Voice One: The darkness blacker than any night. Where was my father? my mother? Did they where I was? Why didn’t they come and get me? Did the ever know what happened to me?

Voice Two: Our bodies did what they had to do where we lay. Urine and excrement fell on me from above, and mine onto those below. The smell was as thick as hatred.

Voice Three: I was shackled by my wrists and ankles to a man on my right and one on my left. I could not stand. I could not turn over. I will never understand what I did to deserve this.

For me one of the most thought provoking, is when Lester asks the reader both black and white to consider what it would be like to be the perpetrator – the one doing the hurting. It’s easy to imagine what it is would be like to be the victim, to be torn from your family, but what about the person doing the hurting. He asks this,

We may think we would never whip someone until their flesh cried blood. But what if you would not be punished for doing it? What if your peers approved and deemed you honorable and good for beating someone? What then?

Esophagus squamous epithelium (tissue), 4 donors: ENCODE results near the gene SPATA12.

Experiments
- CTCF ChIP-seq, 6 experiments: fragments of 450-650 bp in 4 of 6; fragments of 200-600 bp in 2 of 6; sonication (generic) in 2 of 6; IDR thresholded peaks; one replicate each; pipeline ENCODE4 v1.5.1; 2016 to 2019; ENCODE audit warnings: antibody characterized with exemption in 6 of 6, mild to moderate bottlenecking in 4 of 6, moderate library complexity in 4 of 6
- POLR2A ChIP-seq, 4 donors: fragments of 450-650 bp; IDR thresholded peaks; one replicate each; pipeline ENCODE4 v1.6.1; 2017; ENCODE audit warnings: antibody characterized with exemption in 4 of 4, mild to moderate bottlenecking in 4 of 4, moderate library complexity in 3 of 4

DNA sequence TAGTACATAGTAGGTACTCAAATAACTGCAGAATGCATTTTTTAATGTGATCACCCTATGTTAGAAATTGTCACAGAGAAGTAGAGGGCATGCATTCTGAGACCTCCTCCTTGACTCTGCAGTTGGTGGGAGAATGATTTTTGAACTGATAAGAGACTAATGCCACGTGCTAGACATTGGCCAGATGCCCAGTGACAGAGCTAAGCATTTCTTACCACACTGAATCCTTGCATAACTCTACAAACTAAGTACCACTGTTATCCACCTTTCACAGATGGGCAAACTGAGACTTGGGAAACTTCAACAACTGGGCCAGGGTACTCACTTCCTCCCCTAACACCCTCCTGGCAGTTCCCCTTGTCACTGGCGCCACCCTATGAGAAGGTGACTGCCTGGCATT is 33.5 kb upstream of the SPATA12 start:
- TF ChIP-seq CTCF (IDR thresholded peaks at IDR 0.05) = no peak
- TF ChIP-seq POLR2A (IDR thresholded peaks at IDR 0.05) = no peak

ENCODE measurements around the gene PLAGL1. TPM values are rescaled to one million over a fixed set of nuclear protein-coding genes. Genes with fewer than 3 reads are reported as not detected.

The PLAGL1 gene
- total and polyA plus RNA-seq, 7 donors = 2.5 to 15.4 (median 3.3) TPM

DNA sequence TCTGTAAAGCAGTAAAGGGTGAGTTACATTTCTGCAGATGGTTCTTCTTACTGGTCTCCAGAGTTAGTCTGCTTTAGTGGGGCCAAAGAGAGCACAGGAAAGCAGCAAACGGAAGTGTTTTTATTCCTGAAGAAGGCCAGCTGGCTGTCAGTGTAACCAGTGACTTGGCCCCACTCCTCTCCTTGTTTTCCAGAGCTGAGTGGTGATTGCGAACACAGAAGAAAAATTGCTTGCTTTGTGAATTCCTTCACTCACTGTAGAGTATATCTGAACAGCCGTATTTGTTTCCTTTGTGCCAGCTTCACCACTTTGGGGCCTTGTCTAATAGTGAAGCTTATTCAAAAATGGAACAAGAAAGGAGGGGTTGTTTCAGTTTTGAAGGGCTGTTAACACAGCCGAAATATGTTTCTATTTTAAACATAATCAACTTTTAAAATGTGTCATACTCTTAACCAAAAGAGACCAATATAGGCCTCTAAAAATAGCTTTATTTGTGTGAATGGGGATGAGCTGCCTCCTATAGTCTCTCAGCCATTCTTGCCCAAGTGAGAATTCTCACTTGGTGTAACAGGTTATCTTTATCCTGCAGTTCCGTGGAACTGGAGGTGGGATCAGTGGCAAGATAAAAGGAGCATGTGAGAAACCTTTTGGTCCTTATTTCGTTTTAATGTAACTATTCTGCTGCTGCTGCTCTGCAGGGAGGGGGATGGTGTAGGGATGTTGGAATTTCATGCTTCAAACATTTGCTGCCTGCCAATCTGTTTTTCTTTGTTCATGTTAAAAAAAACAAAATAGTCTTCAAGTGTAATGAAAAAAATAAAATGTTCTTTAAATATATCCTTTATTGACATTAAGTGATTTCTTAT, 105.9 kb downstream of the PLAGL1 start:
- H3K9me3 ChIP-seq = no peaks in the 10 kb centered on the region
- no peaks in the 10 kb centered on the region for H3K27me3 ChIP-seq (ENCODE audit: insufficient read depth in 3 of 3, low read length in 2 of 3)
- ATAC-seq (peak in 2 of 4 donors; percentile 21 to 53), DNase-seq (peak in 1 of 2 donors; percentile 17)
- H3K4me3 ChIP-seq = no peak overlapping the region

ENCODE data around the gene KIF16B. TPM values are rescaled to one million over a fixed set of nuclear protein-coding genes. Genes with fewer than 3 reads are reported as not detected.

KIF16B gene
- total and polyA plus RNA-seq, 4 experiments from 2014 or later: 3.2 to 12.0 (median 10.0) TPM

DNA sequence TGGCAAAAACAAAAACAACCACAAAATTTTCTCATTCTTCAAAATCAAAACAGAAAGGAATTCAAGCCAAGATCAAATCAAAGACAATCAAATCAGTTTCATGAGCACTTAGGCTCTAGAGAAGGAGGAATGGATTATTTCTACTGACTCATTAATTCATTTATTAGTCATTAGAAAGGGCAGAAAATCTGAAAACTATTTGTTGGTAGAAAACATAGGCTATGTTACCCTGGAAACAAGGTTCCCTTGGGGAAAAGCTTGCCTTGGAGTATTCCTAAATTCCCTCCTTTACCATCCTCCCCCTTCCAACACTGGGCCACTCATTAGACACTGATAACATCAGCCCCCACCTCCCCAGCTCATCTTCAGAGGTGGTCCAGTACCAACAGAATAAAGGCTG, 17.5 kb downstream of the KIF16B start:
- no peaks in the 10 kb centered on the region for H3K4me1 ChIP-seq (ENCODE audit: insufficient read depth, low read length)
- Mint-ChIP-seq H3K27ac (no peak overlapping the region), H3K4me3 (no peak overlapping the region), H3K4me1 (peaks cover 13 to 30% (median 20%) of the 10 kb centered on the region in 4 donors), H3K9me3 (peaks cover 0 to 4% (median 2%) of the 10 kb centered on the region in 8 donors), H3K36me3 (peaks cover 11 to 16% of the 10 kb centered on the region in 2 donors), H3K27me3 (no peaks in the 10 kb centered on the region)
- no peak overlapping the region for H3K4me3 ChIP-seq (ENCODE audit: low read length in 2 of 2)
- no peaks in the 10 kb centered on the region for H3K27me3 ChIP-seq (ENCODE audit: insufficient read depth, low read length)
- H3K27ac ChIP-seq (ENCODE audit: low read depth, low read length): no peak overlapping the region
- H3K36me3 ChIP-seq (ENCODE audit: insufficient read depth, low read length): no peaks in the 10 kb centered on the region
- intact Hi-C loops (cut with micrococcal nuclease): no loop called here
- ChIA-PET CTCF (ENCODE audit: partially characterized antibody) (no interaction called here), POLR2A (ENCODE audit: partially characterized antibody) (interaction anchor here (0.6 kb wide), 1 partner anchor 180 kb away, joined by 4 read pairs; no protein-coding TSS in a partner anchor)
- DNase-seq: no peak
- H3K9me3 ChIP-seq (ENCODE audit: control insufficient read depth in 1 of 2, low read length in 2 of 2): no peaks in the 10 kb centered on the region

Such a powerful book, but is not picture book for young children. The recommended age group is 9-12 and I used it with 13-14 year olds – quite effectively and the book is also excellent for teaching literary devices for those English teachers out there. I have not yet read this to my barely turned 5 year old. I did think about showing it to her, but decided it was too much for her at this age. I would definitely follow the age recommendation on this one.

Julius Lester’s blog at A Commonplace Book and website

Rod Brown’s Art Collection – you can see several of his art pieces including some for this book!!!! Go check it out.


  1. Sarah